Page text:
White Spiders Living in Rose Blossoms

Crab spiders and spider mites are the two common "suspects" on roses.

You can generally boil the suspect list down to two types of white spiders if you see them on your roses: crab spiders and spider mites. One looks to hideout on the blossom itself and the other just looks as flowers as a "rest area" on their way to the leaves. Inspect the roses and the leaves to determine who your enemy is and treat the plant and white spiders accordingly to eradicate them from your rose plant.

Crab Spiders

The white crab spider has tiny legs and the capability to walk sideways -- just like a crab, and hence its name. They are also called flower spiders. Crab spiders are a bigger problem for other insects than they actually are for your roses. These spiders nestle themselves inside the flower to stake out and snare bees and leafhoppers. When viewed from this perspective, the crab spider is actually more of a friend than a foe. The crab spider will serve as a beneficial predator, ridding the roses of leafhoppers, who will chew away at the leaves of the rose plant.

Spider Mites

Spider mites pose the most danger, in terms of damage to roses. Three types of spider mites typically invade rose plants -- the two-spotted mite, the Pacific mite and the strawberry mite. If the spider on your rose is white in color, it is more than likely a two-spotted or a Pacific spider mite. You may spot the mites inside your rose buds and blossoms, but they are actually en route to another part of the plant: the rose leaves. Once they reach the leaves, they will chomp away, start construction on webs and leave a trail and residue that can make the leaves look as if they are stippled or bleached, with tiny white or bronze-colored dots. This damage will cause the leaves to eventually turn yellow, dry up and fall off the plant stems.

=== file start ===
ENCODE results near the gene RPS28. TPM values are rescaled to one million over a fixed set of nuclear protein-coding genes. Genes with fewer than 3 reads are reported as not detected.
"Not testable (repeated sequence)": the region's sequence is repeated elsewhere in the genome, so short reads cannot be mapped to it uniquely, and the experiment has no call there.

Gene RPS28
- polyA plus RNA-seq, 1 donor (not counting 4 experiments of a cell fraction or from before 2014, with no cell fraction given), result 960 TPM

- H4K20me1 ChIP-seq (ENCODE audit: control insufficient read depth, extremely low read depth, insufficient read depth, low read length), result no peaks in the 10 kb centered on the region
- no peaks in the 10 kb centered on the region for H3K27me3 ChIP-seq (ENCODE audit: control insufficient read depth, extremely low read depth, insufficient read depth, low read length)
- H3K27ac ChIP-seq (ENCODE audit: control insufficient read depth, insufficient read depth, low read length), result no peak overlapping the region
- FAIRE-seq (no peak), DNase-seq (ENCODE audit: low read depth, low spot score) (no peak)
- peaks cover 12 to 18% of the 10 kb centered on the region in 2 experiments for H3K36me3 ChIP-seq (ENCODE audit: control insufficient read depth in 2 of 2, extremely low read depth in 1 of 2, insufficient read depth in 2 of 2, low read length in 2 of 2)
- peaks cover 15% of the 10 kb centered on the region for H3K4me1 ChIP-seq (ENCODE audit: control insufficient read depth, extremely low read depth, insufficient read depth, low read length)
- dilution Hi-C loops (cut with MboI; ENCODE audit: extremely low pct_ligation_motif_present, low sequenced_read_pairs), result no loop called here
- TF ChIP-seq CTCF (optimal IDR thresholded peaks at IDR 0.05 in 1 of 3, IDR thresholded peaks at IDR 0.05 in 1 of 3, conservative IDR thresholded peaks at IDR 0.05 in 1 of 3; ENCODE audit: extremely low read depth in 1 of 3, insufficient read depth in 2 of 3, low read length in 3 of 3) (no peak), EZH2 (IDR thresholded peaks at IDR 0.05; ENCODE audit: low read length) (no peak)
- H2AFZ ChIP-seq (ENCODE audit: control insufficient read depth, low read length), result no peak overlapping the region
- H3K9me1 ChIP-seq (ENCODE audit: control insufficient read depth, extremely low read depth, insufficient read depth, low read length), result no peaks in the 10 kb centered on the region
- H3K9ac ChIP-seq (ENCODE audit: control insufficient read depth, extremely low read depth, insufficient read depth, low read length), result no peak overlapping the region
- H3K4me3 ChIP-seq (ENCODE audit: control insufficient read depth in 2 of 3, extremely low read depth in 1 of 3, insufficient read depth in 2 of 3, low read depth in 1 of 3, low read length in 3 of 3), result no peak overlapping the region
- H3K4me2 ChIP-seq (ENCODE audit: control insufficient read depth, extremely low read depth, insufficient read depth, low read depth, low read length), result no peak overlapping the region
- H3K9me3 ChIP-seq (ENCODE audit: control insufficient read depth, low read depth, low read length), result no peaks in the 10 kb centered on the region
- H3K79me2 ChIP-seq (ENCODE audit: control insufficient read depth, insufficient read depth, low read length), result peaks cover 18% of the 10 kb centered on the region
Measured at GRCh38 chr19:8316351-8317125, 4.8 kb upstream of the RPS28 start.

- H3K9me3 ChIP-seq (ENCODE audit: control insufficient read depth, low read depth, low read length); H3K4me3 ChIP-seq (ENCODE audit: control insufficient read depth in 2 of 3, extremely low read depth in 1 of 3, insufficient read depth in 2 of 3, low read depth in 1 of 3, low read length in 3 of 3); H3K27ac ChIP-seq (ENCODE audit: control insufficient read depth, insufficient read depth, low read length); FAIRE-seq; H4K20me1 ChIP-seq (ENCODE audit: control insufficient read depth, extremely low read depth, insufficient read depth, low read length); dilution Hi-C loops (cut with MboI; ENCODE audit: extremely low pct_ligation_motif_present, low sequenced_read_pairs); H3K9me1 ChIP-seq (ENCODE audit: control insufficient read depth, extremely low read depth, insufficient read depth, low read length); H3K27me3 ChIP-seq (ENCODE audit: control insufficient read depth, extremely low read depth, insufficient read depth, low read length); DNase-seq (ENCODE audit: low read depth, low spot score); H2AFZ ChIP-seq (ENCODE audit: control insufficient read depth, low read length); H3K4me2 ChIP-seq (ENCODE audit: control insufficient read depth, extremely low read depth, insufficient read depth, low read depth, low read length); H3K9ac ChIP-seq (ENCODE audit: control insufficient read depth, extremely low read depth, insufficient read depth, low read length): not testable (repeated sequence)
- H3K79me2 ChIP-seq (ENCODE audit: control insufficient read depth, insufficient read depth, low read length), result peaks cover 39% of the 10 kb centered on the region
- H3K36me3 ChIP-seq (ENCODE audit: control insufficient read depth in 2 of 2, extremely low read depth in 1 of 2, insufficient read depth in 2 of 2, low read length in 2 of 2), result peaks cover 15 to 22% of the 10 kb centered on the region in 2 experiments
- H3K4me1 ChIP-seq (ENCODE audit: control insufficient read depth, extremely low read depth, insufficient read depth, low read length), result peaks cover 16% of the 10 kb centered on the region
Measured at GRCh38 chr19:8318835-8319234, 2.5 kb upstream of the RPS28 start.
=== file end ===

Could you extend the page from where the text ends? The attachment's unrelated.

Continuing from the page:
One of the best courses of prevention is to keep the rose plant well watered. A dusty environment is like a "welcome" sign for spider mites. Periodic watering of leaves is also a preventive measure to make it harder for spider mites to set up a homestead on your rose plants. Also, inspect the undersides of leaves on the plant for signs of infestation such as webbing, dots or stippling on at least a weekly basis. Be vigilant about inspections during hot weather. Spider mites can reproduce rapidly if the weather is hot and the garden conditions are dry and dusty. The female can produce a whole generation of spider mite offspring in less than a week.


Crab spiders may be simply picked off of the rose with tweezers and dropped into a paper cup. This approach is safer than using insecticides, which might harm the rosebud and flowers.

To get rid of spider mites without using insecticides or chemicals, try a medium water spray. Pay attention to spraying the tops and undersides of the plant leaves, since this is where they hang out. This practice will also prevent disturbing the buds and flowers.

If you want to take a more aggressive approach, use an insecticidal soap or neem oil to treat the invasion.